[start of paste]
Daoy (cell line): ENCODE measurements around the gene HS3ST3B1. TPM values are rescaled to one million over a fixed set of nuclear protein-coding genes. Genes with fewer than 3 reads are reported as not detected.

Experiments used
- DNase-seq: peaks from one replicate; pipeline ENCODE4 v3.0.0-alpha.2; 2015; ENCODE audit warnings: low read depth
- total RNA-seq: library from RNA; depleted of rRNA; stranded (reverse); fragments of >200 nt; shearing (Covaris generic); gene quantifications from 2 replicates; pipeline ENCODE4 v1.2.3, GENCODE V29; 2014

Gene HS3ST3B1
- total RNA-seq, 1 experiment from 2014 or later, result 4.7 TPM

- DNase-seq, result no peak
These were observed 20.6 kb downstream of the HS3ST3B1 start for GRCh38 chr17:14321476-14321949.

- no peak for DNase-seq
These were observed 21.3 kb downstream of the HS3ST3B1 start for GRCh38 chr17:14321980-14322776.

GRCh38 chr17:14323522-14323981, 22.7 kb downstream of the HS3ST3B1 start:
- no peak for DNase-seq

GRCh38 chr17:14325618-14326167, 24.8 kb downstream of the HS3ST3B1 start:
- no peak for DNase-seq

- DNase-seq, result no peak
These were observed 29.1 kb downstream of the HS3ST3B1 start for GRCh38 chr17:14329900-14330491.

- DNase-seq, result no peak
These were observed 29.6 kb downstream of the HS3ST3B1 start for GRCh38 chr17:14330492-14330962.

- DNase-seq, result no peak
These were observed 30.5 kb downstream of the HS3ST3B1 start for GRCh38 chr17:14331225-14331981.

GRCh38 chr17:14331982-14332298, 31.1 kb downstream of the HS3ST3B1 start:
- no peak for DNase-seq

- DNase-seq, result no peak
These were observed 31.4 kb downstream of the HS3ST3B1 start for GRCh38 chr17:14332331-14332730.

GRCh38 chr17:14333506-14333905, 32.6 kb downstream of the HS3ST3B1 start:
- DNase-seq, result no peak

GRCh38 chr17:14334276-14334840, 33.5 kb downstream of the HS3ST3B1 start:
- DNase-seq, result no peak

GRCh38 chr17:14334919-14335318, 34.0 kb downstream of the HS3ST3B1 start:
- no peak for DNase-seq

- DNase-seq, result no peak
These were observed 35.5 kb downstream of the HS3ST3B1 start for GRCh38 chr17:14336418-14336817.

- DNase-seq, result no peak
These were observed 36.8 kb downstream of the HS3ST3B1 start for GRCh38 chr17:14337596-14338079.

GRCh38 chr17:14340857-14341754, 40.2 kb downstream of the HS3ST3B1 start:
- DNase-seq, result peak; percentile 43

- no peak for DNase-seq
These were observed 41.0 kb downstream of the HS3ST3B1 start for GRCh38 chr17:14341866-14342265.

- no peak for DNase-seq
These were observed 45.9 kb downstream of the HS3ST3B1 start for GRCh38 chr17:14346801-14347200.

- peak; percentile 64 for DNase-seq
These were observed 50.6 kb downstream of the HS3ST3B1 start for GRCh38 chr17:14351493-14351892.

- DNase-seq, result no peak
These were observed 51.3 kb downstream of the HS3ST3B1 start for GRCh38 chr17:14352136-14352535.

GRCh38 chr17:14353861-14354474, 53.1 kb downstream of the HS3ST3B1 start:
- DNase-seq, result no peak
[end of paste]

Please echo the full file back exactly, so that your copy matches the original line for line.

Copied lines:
Daoy (cell line): ENCODE measurements around the gene HS3ST3B1. TPM values are rescaled to one million over a fixed set of nuclear protein-coding genes. Genes with fewer than 3 reads are reported as not detected.

Experiments used
- DNase-seq: peaks from one replicate; pipeline ENCODE4 v3.0.0-alpha.2; 2015; ENCODE audit warnings: low read depth
- total RNA-seq: library from RNA; depleted of rRNA; stranded (reverse); fragments of >200 nt; shearing (Covaris generic); gene quantifications from 2 replicates; pipeline ENCODE4 v1.2.3, GENCODE V29; 2014

Gene HS3ST3B1
- total RNA-seq, 1 experiment from 2014 or later, result 4.7 TPM

- DNase-seq, result no peak
These were observed 20.6 kb downstream of the HS3ST3B1 start for GRCh38 chr17:14321476-14321949.

- no peak for DNase-seq
These were observed 21.3 kb downstream of the HS3ST3B1 start for GRCh38 chr17:14321980-14322776.

GRCh38 chr17:14323522-14323981, 22.7 kb downstream of the HS3ST3B1 start:
- no peak for DNase-seq

GRCh38 chr17:14325618-14326167, 24.8 kb downstream of the HS3ST3B1 start:
- no peak for DNase-seq

- DNase-seq, result no peak
These were observed 29.1 kb downstream of the HS3ST3B1 start for GRCh38 chr17:14329900-14330491.

- DNase-seq, result no peak
These were observed 29.6 kb downstream of the HS3ST3B1 start for GRCh38 chr17:14330492-14330962.

- DNase-seq, result no peak
These were observed 30.5 kb downstream of the HS3ST3B1 start for GRCh38 chr17:14331225-14331981.

GRCh38 chr17:14331982-14332298, 31.1 kb downstream of the HS3ST3B1 start:
- no peak for DNase-seq

- DNase-seq, result no peak
These were observed 31.4 kb downstream of the HS3ST3B1 start for GRCh38 chr17:14332331-14332730.

GRCh38 chr17:14333506-14333905, 32.6 kb downstream of the HS3ST3B1 start:
- DNase-seq, result no peak

GRCh38 chr17:14334276-14334840, 33.5 kb downstream of the HS3ST3B1 start:
- DNase-seq, result no peak

GRCh38 chr17:14334919-14335318, 34.0 kb downstream of the HS3ST3B1 start:
- no peak for DNase-seq

- DNase-seq, result no peak
These were observed 35.5 kb downstream of the HS3ST3B1 start for GRCh38 chr17:14336418-14336817.

- DNase-seq, result no peak
These were observed 36.8 kb downstream of the HS3ST3B1 start for GRCh38 chr17:14337596-14338079.

GRCh38 chr17:14340857-14341754, 40.2 kb downstream of the HS3ST3B1 start:
- DNase-seq, result peak; percentile 43

- no peak for DNase-seq
These were observed 41.0 kb downstream of the HS3ST3B1 start for GRCh38 chr17:14341866-14342265.

- no peak for DNase-seq
These were observed 45.9 kb downstream of the HS3ST3B1 start for GRCh38 chr17:14346801-14347200.

- peak; percentile 64 for DNase-seq
These were observed 50.6 kb downstream of the HS3ST3B1 start for GRCh38 chr17:14351493-14351892.

- DNase-seq, result no peak
These were observed 51.3 kb downstream of the HS3ST3B1 start for GRCh38 chr17:14352136-14352535.

GRCh38 chr17:14353861-14354474, 53.1 kb downstream of the HS3ST3B1 start:
- DNase-seq, result no peak